Just as we've already done with the AL East, here is our divisional team for the National League East. The Central divisions are coming Thursday and West divisions Friday.
Also, I'll reiterate that each individual major-league team is the sum of all its parts. Don't get caught up in counting the number of players listed here from each team and try to draw a conclusion, lest it be fallacious. Without further ado ...
First base - Adam LaRoche, Nationals. He gets the nod over Freddie Freeman here with advantages in home runs, RBI, on-base percentage and slugging percentage. LaRoche's big first half helped to offset injuries to Michael Morse and Jayson Werth -- not to mention Ryan Zimmerman's slow start.
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Second base - Dan Uggla, Braves. Pay attention to the low batting average if you want, but that's ignoring Uggla's high walk rate, which helps him to a nice .360 on-base percentage and 52 runs scored. The 11 homers tie Uggla with Aaron Hill for tops among NL second baseman.
Shortstop - Ian Desmond, Nationals. It's a relatively crowded field here, with Jimmy Rollins and Jose Reyes being the veterans who would've held down this spot for much of the past decade. Ruben Tejada may well have been named here if he hadn't been injured for all but 36 games, and Andrelton Simmons appears to be the real deal for Atlanta. Desmond, though, is getting it done in every facet. He's stayed healthy and is hitting .279/.310/.494 with 14 homers, 45 RBI, 43 runs, eight stolen bases and plays very solid defense.
Third base - David Wright, Mets. He should be top five in NL MVP voting right now (probably second behind Joey Votto), if it were held for the first half. So this is the easiest choice on the board, even if fans botched the vote and didn't start him in the real All-Star Game.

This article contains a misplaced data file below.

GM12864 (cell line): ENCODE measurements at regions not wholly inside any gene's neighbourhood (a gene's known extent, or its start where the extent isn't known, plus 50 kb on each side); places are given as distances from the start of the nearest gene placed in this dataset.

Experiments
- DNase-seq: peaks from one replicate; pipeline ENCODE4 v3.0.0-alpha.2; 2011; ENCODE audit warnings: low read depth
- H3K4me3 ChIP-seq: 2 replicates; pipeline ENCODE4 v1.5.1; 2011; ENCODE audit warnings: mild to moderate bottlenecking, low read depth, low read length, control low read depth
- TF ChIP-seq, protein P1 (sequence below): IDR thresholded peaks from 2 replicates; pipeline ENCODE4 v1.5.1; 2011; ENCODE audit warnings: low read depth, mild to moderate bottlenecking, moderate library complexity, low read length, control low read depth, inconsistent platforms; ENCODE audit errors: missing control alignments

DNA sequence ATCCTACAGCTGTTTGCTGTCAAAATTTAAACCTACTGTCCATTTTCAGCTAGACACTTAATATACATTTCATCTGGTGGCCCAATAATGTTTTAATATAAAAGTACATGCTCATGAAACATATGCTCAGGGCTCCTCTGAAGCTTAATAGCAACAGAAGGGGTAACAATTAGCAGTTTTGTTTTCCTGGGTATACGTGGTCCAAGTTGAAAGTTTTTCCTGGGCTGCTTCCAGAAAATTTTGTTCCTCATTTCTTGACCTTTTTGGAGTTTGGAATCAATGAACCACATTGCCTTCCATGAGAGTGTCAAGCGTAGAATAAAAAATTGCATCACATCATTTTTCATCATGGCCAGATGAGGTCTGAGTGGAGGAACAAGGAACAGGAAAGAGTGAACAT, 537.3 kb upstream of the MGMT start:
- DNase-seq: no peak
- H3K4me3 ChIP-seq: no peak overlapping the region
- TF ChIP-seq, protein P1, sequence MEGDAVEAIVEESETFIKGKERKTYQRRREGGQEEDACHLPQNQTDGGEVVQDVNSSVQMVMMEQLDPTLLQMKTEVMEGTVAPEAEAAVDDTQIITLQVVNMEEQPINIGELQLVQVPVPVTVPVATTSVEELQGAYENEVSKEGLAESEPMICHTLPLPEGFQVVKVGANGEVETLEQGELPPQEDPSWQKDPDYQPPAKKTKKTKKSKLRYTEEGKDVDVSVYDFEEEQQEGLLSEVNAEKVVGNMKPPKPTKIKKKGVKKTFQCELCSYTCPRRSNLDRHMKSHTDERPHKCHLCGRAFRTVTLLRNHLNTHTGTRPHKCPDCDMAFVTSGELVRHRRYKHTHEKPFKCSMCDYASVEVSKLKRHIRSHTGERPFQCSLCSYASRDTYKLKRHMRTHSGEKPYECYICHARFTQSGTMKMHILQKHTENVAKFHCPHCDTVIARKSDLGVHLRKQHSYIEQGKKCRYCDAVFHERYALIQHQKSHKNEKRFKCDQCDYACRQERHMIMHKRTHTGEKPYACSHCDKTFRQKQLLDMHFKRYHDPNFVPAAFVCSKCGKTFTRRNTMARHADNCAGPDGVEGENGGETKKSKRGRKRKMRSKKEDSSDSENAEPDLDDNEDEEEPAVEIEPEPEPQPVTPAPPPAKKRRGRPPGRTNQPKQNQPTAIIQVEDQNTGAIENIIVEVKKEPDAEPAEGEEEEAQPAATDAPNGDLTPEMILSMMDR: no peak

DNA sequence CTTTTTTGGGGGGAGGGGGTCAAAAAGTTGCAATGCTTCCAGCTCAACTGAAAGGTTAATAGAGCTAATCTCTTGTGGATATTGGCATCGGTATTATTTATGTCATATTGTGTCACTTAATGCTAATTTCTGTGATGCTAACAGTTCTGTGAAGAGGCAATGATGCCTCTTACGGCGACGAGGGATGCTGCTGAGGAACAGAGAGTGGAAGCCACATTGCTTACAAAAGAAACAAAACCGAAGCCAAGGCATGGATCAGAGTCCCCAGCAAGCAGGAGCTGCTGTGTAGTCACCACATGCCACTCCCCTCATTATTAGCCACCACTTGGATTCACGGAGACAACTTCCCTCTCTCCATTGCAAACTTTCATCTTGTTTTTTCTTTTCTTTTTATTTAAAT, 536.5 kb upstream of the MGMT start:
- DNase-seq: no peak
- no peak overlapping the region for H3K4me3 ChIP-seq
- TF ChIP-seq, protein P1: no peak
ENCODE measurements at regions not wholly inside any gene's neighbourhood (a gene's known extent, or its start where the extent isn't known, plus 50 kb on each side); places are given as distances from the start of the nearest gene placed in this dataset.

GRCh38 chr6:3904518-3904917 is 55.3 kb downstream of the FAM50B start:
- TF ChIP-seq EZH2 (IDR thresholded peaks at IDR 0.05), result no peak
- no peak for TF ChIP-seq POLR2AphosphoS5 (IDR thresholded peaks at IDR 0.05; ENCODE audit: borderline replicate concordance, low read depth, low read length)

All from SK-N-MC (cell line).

Right field - Giancarlo Stanton, Marlins. This was my toughest decision. Jason Heyward is having a great season and was a decent-sized snub for the real All-Star Game, but Stanton is putting up huge power numbers despite playing in an extreme pitchers' park. If I went with a generic outfield, both Heyward and Stanton would be the choices alongside Bourn (see below).
Center field - Michael Bourn, Braves. It's insane that he's not yet been named to the actual All-Star team. Bourn's one of the best defenders in baseball, and here's his offensive line: .305/.355/.444 with 16 doubles, five triples, seven homers, 32 RBI, 56 runs and 23 stolen bases. Phenom Bryce Harper would be the second choice here, but Bourn's 2012 campaign has been much better.
Left field - Martin Prado, Braves. Yes, the Braves have a pretty productive outfield. Prado is hitting .320/.383/.462 with 22 doubles, 46 runs and nine stolen bases. Runner-up is Kirk Nieuwenhuis, as he's been one of the Mets' young sparks in their surprisingly good season.
Starting pitcher - R.A. Dickey, Mets. What a season. What a story. Let's hope he keeps it up, because a knuckleballer has never won the Cy Young. Man, that would be awesome.
Starting pitcher - Stephen Strasburg, Nationals. The phenom has evolved into an elite ace. He is 9-3 with a 2.81 ERA, 1.08 WHIP and an MLB-best 122 strikeouts in 93 innings. And he's only 23. How stacked is NL East pitching? Here are the guys who didn't make the cut: Gio Gonzalez, Cole Hamels, Johan Santana, Brandon Beachy, Josh Johnson, Jordan Zimmermann, Jonathon Niese and, OK, we'll stop now. Note that I didn't even mention Cliff Lee or Roy Halladay. What great starting pitching in this division.
Closer - Craig Kimbrel, Braves. Tyler Clippard is having an amazing season -- just like most of the Washington pitching staff -- but Kimbrel is becoming baseball's marquee closer. Kimbrel, 24, closed down 23 of his 24 save chances. He sports a 1.50 ERA, 0.77 WHIP and has a whopping 50 strikeouts in 30 innings. He won Rookie of the Year last season and this sophomore effort appears even better.